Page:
By Rachel Dawson
Give a man a fish and you feed him for a day. Teach a man to fish and you feed him for a lifetime. This age-old saying seems to be lost on Portland Mayor Ted Wheeler, who just announced a $12 million pilot program to fund 50 units paired with mental health services and addiction treatment for the chronically homeless.
However, this program will have little effect on the homeless crisis in Multnomah County, where 4,177 people are homeless. At 50 units, only 0.01% of them will be helped.
This program may give the chronically homeless a roof over their heads, but it will not lift them from poverty. They will remain dependent on that unit and treatment indefinitely.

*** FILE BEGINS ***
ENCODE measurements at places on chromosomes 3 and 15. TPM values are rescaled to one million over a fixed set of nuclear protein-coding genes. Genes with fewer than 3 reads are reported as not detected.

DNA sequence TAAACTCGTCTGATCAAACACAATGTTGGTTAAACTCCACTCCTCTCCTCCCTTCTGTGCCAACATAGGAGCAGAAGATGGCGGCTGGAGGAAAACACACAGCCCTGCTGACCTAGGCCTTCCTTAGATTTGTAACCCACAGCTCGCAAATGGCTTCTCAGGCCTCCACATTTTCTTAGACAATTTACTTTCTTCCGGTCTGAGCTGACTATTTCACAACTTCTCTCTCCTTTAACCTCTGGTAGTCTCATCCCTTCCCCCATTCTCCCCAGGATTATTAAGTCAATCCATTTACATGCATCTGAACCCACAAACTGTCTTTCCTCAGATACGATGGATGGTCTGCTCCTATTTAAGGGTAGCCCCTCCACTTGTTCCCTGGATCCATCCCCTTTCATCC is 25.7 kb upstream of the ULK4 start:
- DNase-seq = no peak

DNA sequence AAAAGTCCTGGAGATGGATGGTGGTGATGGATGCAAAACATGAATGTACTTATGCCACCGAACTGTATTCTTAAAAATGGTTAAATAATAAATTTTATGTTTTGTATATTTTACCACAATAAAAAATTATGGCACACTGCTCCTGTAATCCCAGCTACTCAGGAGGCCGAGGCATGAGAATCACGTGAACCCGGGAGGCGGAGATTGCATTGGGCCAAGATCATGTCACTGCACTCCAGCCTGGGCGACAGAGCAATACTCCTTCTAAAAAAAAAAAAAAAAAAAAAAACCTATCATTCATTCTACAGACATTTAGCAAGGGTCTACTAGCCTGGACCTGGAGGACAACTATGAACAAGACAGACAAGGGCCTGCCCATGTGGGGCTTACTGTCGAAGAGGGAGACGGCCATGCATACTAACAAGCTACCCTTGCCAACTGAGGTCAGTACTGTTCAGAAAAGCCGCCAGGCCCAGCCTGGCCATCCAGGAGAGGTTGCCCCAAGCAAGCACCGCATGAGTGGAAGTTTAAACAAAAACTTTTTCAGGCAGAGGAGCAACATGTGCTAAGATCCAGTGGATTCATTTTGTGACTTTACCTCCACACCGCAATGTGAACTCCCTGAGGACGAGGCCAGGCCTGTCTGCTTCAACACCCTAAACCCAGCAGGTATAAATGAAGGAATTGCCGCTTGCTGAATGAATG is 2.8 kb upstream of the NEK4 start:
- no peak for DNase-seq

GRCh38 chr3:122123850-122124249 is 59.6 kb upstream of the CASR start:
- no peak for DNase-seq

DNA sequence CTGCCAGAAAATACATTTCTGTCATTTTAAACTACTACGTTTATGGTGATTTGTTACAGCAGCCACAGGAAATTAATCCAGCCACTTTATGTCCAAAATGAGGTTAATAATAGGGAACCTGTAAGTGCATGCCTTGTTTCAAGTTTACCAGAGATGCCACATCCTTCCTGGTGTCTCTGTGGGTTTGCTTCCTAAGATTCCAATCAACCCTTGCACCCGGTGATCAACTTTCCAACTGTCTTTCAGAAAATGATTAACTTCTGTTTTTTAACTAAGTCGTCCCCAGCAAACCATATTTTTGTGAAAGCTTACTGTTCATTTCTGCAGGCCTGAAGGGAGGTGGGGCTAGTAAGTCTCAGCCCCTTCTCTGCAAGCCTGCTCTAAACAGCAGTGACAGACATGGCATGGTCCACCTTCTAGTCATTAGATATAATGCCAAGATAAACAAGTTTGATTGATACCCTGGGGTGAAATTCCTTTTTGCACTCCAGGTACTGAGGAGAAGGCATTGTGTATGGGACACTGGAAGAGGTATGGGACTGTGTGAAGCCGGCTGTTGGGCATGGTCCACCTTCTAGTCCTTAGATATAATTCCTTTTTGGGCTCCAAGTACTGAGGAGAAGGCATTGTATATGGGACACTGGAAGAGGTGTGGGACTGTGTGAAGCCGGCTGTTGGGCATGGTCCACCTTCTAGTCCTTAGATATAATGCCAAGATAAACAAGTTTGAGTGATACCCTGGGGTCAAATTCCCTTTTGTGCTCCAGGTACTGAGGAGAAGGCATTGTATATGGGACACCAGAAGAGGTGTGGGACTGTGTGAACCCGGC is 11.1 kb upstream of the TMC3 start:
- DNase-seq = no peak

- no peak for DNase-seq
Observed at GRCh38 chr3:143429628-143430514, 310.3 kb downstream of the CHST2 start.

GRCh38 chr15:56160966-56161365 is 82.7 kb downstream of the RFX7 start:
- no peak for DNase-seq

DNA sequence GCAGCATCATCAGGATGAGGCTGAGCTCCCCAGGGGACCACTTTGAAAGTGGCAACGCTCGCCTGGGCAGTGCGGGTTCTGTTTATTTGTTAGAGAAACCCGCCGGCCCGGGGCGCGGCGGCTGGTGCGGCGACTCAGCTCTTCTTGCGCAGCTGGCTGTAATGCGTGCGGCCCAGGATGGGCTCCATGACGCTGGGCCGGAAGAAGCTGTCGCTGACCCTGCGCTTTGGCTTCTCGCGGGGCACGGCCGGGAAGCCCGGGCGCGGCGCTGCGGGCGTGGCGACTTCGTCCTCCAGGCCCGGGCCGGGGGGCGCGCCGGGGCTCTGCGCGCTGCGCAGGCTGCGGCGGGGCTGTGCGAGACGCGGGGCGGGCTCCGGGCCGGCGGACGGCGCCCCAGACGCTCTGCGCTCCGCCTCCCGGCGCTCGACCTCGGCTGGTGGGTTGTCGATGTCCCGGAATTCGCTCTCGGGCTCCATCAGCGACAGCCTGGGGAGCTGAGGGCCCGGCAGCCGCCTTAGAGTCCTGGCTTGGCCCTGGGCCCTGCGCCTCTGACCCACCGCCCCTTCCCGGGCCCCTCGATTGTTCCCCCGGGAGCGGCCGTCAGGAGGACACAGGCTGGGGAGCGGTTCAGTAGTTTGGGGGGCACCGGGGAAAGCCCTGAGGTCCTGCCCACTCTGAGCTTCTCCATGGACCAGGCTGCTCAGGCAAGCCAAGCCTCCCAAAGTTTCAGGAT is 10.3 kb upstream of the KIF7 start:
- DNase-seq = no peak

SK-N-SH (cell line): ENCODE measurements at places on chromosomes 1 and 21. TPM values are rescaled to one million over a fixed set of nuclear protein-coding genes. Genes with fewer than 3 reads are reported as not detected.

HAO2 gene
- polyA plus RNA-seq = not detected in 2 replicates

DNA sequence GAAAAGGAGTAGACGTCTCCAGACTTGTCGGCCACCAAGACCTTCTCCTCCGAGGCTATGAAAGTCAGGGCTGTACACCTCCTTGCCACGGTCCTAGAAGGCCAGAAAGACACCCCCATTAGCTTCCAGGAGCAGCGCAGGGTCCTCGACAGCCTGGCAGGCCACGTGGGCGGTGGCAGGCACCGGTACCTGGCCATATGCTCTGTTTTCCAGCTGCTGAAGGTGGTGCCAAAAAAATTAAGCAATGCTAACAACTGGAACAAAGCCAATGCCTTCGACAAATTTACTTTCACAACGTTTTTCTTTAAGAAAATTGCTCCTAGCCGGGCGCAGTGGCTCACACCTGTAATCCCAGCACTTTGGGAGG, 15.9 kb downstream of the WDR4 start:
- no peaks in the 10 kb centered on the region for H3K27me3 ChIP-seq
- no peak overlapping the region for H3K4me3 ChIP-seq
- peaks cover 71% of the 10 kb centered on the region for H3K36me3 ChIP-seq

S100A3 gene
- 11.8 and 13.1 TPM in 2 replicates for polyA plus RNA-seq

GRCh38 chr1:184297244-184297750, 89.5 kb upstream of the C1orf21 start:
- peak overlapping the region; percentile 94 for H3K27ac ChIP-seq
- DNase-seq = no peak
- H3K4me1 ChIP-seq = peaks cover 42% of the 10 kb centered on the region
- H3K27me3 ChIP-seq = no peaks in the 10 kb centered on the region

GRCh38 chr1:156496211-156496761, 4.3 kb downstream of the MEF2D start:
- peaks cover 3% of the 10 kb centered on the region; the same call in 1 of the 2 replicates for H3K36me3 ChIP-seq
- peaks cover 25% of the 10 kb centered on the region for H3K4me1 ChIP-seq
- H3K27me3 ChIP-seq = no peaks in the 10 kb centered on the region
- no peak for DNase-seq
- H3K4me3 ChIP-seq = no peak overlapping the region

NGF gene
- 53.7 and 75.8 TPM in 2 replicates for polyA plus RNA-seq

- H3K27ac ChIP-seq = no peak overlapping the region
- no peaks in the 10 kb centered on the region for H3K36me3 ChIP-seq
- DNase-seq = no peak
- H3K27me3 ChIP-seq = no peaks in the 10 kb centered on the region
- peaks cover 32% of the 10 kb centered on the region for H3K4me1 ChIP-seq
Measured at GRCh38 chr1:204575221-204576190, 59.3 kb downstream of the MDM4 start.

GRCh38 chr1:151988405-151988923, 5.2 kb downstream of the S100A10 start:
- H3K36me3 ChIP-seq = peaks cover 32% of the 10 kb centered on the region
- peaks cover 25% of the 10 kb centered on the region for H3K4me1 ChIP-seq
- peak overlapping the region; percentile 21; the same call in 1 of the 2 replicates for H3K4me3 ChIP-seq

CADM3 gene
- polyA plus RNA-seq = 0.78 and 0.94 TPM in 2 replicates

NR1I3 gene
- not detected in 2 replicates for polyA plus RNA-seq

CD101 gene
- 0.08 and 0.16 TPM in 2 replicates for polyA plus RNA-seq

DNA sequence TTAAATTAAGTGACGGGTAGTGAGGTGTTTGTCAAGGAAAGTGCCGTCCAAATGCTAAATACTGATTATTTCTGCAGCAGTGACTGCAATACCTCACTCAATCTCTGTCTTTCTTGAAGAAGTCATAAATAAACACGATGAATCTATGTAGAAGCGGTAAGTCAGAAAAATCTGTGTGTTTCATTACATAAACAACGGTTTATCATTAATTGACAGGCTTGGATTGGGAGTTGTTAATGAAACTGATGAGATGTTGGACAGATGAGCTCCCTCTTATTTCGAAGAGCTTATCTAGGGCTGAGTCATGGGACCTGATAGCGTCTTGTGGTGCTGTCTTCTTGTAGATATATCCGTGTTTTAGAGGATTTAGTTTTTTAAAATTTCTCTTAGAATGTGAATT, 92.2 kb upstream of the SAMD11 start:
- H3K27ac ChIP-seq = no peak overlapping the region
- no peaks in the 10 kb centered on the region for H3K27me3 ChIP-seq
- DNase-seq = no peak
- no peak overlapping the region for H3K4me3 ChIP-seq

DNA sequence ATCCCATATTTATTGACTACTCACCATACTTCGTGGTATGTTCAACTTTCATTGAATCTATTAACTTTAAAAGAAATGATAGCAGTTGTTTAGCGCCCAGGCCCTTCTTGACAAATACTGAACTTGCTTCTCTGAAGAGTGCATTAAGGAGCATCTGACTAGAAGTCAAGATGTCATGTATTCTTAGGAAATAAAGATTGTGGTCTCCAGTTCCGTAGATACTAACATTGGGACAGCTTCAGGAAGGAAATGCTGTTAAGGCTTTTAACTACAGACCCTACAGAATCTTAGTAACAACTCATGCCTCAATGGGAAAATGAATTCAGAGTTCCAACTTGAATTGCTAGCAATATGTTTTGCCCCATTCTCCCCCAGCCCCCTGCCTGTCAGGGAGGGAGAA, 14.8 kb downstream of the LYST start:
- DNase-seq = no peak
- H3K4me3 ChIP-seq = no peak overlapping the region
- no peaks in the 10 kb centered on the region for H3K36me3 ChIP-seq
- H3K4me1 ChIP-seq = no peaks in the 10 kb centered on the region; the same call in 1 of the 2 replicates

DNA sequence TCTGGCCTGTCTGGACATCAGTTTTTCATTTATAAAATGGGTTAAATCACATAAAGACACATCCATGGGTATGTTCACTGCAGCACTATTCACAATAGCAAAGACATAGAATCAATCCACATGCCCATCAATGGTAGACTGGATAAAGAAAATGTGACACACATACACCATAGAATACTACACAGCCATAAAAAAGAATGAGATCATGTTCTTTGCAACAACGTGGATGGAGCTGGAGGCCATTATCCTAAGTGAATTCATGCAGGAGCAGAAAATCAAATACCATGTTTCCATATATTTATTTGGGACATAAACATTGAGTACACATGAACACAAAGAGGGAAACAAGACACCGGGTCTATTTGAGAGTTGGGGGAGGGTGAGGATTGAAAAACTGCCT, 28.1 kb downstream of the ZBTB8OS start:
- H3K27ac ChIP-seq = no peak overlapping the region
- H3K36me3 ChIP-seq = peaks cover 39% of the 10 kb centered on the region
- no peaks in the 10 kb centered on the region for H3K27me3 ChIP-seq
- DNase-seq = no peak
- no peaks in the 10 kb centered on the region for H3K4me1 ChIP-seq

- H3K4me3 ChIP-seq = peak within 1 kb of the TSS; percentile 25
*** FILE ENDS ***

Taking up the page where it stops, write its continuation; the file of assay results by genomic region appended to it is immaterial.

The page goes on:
So, if throwing money at the homeless problem won’t solve it, what will?
A New York private charity known as the Doe Fund may have the answer. This organization gives food and shelter to the homeless in exchange for work at partnering profit-generating businesses like street cleaning and pest control. The Doe Fund teaches the homeless to fish rather than just giving them one.
This Portland pilot program will not help make the homeless independent or increase their economic mobility. Instead, we should be giving them “a hand up, not a hand out.”
Rachel Dawson is a Research Associate at Cascade Policy Institute, Oregon’s free market public policy research organization.
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